Controlling unruly agents

by Ed Mead

The Tories want to issue controls on the unpolished young guns, out to make a fast buck, who are tarnishing the industry’s image. A noble goal, but it will take more than soundbites to realise it.

So the Tories threaten us with legislation, do they (The Negotiator, May 16)? This is encouraging news from all sorts of angles, not least because of the underlying assumption that they will soon be in power.

Large public organisations, and governments in particular, do not have a good reputation for achieving even the most laudable aims but surely anyone could do a better job of putting our house in order than this current bunch.

I’ve met a few MPs, including Treasury secretary Yvette Cooper. But I’ve never met anyone who clearly wanted to be anywhere other than where she was sitting.

The feeling of powerlessness in dealing with such a gargantuan matter as legislation is inevitably overpowering, both in terms of the scope of the issue and the sheer size of the problem.

Vested interests The Royal Institution of Chartered Surveyors and the National Association of Estate Agents, along with other industry groups, has struggled for years to get to grips with the problem of professionalism among agents.

The difficulty seems to lie with the disparity of vested interests; while the RICS represents the professional surveyors – most of whom still look on us as a bunch of wideboys to be kept at arm’s length – the NAEA has the inordinately difficult task of representing the most loathed profession in the country. Well, actually that’s probably politicians but they are less likely to be treated with the same contempt because they have power, which is not a luxury we exactly have in spades – or do we?

Why don’t people treat estate agents with more respect, given that we look after their most valuable assets and are trusted, really trusted, to squeeze the last penny out of it? Surely that is a powerful position to be in. Of course it is but sadly first impressions are everything and for the majority of people, the first time they meet an agent is at a property they’ve seen online. They’ll have never met the agent and there’s a good chance the appointment will pass by in a blur of dropped keys, or even failure to get into a property; silence or too much chatter; and quite possibly a serious lack of knowledge on the subject to hand, sadly on the part of agent. This is most likely to be the case in a busy and rising market where unscrupulous or plain lazy agents know they don’t need to employ knowledgeable types because buyers will be desperate to buy a property.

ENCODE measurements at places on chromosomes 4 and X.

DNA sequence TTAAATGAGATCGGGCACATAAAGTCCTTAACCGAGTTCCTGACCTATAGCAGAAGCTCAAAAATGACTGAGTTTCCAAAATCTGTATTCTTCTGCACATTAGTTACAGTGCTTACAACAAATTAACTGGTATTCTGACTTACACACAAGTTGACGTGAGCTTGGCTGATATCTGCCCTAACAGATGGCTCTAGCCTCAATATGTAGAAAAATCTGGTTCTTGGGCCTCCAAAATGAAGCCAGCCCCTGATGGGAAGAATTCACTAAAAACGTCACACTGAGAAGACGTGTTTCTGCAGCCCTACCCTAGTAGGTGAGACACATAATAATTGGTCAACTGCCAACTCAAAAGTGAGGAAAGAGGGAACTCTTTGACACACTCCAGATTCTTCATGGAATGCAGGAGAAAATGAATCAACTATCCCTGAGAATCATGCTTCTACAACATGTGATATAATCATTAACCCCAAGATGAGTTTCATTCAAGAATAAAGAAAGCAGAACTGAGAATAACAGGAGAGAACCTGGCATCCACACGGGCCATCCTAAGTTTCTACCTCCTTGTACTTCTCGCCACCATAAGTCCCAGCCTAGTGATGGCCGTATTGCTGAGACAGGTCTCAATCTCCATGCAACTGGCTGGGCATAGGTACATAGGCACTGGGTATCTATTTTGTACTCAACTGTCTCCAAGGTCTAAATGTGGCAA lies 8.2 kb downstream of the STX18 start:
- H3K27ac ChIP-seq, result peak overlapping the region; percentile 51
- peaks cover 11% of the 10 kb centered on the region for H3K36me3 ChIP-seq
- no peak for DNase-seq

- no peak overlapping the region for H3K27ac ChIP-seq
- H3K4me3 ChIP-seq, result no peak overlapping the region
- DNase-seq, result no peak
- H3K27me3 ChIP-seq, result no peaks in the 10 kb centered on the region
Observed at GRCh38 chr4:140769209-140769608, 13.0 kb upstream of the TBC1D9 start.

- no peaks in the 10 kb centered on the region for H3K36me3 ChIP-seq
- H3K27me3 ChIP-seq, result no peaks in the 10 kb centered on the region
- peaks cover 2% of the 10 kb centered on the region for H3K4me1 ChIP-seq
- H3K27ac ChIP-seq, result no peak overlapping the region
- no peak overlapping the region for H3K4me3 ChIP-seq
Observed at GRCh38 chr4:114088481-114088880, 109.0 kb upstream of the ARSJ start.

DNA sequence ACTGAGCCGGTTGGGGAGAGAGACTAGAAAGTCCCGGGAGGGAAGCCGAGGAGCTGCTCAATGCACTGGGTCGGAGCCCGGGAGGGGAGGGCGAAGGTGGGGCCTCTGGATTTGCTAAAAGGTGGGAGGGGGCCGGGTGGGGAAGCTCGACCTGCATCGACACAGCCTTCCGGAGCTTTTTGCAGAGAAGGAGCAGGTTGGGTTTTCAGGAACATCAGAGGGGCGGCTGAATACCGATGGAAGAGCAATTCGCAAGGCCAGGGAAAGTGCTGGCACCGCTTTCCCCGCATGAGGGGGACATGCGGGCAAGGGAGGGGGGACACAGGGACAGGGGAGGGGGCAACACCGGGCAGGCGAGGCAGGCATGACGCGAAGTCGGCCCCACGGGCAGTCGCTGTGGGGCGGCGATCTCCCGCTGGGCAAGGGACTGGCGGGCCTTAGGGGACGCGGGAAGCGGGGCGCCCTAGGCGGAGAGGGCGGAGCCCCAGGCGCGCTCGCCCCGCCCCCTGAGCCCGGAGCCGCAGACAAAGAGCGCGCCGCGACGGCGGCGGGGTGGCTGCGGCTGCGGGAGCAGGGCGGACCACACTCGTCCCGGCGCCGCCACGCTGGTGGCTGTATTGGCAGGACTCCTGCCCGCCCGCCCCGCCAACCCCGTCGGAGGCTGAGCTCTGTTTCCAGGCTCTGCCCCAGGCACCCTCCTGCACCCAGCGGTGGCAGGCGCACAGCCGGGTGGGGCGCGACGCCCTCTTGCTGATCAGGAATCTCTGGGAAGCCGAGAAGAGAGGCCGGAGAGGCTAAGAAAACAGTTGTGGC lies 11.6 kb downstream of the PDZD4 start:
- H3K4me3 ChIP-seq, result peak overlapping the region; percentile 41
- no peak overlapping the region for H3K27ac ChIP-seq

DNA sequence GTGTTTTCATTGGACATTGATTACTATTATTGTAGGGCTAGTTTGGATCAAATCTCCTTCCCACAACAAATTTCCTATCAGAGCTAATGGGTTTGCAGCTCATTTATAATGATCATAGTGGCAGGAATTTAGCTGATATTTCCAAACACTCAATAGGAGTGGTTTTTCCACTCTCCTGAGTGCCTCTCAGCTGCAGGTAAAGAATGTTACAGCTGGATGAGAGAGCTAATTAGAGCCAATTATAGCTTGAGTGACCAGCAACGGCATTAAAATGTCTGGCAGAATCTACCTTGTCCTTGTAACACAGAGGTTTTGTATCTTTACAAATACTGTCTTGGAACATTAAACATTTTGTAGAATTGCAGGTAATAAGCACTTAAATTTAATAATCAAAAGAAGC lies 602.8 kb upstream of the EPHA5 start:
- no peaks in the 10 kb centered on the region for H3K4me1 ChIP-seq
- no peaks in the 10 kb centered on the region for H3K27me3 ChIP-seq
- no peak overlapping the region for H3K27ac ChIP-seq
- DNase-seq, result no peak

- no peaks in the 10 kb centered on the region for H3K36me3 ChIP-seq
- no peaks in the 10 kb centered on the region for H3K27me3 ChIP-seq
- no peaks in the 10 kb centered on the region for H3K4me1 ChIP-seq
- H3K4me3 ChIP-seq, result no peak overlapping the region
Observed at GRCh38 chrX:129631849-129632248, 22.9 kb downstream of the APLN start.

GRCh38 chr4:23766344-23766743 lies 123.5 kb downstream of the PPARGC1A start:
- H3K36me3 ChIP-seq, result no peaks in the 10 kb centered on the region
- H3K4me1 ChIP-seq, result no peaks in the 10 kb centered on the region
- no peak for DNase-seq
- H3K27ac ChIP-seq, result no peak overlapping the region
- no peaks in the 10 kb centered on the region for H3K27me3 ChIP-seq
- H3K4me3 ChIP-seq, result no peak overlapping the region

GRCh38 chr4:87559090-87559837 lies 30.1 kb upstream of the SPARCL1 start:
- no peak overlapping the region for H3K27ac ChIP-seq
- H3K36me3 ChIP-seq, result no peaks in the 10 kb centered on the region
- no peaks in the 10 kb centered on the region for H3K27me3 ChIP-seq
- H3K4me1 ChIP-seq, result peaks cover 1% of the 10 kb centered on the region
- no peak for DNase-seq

Nothing like a downturn

Most of the current legions of untrained agents simply haven’t been around in a downturn and are they going to have to start working for a living. There’s nothing like a downturn, and a serious one at that, to make people think twice about doing the job. This is why I welcome the Tories’ ‘threat’ of legislation and, I hasten to add, wonder why on earth we should consider it a threat at all. I’m not 100% sure exactly what the Tories are saying – a failing on their part – but I hope it’s not just another way of trying to speed up the housebuying process. Most of us know how to do that.

And as for getting our ‘house in order’, with the best will in the world, how does shadow housing minister Grant Shapps think we can achieve this? As Chris Wood, president-elect of the NAEA, says, there’ll always be two thirds of agents operating outside even the most lax of codes of conduct. And the Ombudsman for Estate Agents scheme, while wellmeaning, simply lacks the teeth to make a difference. So, as long as the quality of people entering agency remains unregulated, you’ll always get greedy people sparing little thought to what anybody else thinks, including their buyers and sellers, as long as they make money. And let’s face it, the money to be made from this business is absolutely huge.

Unfortunately, it’s these individuals who make the national newspaper headlines, which the public read and reasonably assume are representative of the agency industry at large. Could we perhaps finally get a new administration with the courage to engage in a really exciting project to ensure that all agents are licensed, ensuring that consumers get the agents they need? It’s a really great business to be in, and surely a reasonable level of basic competence isn’t an unrealistic expectation.

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